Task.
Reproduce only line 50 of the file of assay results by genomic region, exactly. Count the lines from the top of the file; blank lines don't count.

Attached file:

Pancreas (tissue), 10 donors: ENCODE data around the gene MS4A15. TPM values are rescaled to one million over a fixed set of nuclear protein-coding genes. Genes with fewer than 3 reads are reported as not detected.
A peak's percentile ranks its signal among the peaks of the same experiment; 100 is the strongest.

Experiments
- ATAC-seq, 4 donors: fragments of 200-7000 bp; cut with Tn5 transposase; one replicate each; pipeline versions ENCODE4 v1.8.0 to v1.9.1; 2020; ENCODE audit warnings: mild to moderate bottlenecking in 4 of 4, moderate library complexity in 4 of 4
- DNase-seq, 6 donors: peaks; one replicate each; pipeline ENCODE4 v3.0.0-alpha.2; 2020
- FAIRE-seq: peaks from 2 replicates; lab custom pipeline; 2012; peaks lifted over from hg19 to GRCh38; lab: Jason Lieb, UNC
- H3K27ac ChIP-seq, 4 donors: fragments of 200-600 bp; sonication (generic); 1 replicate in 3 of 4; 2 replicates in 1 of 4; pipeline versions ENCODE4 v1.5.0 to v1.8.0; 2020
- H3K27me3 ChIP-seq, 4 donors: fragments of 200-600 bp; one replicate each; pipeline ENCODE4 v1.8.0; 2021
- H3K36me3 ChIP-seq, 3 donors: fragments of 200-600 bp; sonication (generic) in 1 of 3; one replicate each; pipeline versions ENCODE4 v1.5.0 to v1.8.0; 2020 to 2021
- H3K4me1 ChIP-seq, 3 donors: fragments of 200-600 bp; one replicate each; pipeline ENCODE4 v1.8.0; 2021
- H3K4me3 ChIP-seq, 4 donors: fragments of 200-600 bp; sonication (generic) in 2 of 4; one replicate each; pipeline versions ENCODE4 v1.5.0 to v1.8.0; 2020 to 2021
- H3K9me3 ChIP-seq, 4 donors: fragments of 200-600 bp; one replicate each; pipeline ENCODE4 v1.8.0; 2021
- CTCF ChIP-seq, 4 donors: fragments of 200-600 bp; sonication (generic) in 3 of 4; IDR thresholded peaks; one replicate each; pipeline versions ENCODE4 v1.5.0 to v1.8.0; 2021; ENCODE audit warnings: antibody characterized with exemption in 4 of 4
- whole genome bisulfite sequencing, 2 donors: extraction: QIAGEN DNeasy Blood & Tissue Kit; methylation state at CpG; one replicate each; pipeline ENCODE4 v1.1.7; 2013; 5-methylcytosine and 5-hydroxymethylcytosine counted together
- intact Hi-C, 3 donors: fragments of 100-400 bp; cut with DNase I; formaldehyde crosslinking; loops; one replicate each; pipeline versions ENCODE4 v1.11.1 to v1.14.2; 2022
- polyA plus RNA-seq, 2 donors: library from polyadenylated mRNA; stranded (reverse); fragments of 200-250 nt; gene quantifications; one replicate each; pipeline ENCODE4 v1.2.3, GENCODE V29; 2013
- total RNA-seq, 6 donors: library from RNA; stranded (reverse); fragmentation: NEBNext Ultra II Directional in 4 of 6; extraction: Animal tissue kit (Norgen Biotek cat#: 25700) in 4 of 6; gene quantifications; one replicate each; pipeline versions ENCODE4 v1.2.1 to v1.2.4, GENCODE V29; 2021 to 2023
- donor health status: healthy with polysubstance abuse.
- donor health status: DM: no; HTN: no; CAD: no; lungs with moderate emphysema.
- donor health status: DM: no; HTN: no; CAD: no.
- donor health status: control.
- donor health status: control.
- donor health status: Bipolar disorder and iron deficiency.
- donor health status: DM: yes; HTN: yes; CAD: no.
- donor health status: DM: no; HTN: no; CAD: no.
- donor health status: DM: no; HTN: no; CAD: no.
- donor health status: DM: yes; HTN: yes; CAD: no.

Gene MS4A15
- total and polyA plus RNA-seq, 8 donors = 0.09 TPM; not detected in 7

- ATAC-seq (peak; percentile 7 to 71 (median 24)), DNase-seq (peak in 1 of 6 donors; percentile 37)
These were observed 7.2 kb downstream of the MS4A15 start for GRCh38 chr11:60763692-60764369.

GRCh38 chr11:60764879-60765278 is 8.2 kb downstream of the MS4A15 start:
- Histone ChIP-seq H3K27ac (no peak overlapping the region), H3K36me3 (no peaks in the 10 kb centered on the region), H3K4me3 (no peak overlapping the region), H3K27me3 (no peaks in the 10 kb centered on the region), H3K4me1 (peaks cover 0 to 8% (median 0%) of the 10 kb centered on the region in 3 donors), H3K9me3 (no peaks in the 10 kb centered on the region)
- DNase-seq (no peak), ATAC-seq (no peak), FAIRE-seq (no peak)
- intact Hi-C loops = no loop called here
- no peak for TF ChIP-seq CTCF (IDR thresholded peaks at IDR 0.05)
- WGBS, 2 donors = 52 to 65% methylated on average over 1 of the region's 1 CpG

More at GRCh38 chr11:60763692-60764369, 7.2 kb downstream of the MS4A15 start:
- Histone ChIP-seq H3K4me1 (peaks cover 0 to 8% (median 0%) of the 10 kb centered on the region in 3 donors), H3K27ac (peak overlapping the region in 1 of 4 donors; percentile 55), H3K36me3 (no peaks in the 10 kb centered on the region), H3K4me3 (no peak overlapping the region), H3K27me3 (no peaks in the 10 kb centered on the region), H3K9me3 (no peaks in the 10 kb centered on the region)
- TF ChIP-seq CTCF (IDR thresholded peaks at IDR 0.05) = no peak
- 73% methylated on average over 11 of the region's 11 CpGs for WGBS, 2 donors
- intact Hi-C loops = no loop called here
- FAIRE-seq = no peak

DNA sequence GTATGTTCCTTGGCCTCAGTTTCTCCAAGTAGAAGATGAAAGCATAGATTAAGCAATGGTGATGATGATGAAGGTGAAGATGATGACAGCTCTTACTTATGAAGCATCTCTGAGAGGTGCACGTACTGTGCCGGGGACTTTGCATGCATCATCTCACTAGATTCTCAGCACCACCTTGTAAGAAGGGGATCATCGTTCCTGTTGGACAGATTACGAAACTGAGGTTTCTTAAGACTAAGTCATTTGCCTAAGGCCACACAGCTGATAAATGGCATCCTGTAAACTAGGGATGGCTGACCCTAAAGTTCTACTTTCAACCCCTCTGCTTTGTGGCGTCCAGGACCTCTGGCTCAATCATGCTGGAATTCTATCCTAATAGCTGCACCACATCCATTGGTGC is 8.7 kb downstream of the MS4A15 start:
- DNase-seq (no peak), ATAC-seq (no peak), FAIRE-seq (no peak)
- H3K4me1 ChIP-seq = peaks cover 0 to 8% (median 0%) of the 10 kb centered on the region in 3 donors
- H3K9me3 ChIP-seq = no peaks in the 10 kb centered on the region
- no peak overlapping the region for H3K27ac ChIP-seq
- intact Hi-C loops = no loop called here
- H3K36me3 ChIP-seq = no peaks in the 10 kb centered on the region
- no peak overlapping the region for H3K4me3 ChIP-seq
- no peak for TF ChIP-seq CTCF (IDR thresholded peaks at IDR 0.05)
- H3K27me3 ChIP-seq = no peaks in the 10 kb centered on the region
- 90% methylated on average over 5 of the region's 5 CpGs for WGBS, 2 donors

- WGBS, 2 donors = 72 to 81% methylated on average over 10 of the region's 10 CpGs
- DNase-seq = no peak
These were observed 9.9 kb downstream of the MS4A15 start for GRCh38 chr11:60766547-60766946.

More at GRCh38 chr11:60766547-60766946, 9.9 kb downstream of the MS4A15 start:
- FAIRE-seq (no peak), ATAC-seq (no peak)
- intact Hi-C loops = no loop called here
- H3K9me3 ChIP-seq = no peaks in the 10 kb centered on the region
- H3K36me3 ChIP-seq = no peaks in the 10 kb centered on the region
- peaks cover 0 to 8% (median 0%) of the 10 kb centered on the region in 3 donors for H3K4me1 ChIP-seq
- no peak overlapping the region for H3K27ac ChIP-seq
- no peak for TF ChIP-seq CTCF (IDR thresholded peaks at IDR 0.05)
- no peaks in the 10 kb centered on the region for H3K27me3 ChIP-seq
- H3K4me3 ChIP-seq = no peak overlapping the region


- H3K36me3 ChIP-seq = no peaks in the 10 kb centered on the region